This blog now supports HTTPS connections, thanks to the Let’s Encrypt initiative!
I’m currently developing a node.js based application and I need to deploy it on a cluster where I can’t obtain console logs from. While I develop and test on my local computer, there are always things that can go wrong on the cluster (for example caused by differences in software versions).
So I quickly threw some components together that allowed me to follow my node.js app logs in real time. Nothing special at all, but possibly interesting for someone who wants to do the same.
I’m currently working on my final papers for college. It has already been three years – next month I will be graduating. It seems odd that it has been so long, I can recall the day I started as if it were yesterday. Anyway that’s all :P
For a certain project I’m working on I needed a way to filter data in a LINQ query (LINQ to Entities) based on input given by the user. The user has to be able to select a certain property and compare that to given values.
The property names are fetched from the entity class using reflexion and listed in a dropdown input control. The next step would be to somehow use the selected value in my LINQ query as a property name. That however didn’t seem to be so trivial at first .. until I discovered expression trees.
Expression trees allow you to build expressions in the same way that you can use Lambda to build expressions but on a more verbose/dynamic way. It allows you to continue where lambda expressions can’t go thus giving you much more power.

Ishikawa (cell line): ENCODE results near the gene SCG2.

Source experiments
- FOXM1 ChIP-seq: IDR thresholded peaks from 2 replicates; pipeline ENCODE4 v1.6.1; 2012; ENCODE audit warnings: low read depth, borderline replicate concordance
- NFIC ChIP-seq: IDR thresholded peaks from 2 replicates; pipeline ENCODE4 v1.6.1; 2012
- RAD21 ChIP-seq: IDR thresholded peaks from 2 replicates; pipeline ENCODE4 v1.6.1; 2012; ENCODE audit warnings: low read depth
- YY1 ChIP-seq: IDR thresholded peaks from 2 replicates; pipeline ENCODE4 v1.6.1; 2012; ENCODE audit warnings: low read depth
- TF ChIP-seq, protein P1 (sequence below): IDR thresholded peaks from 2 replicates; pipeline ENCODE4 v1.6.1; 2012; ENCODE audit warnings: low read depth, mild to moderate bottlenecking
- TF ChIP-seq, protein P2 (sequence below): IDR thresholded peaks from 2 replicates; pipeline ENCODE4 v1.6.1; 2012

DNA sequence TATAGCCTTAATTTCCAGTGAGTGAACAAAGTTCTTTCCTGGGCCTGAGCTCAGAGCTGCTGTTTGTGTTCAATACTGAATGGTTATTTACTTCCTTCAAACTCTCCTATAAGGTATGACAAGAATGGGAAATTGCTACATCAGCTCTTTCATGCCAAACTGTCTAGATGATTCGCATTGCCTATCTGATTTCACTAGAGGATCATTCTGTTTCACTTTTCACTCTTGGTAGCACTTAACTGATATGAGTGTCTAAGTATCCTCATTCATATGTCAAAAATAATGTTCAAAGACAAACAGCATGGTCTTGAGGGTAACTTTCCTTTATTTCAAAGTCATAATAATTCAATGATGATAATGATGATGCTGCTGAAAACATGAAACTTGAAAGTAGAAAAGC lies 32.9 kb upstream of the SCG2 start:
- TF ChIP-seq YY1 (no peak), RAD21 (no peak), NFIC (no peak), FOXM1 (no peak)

Some time ago I was captivated by the capabilities of CSS3. Although I didn’t (and still don’t) like designing websites and messing around with CSS (seriously, who likes spending hours trying to center objects properly) I noticed that the language itself had quite some power. That was when all sorts of mad ideas started popping in my head. Would it be possible to create a turing machine with only CSS and HTML? Could you program Tetris with it that way? What about rendering fractals, would that be possible?
Regarding the Turing machine, I haven’t successfully gotten that to work (I’m lacking a way to access (and store) data easily, it would help if I could use the attr method on alternate attributes other than data). In any case, I did manage to render some (simple) fractals.
Many fractals are defined in function of themselves, in other words they are recursive. CSS rules can be applied to children of a HTML object that already have the rules applied. If we build a specific HTML node tree, we can achieve some sort of semi-recursion.
First post :)
Finally, a real home for me!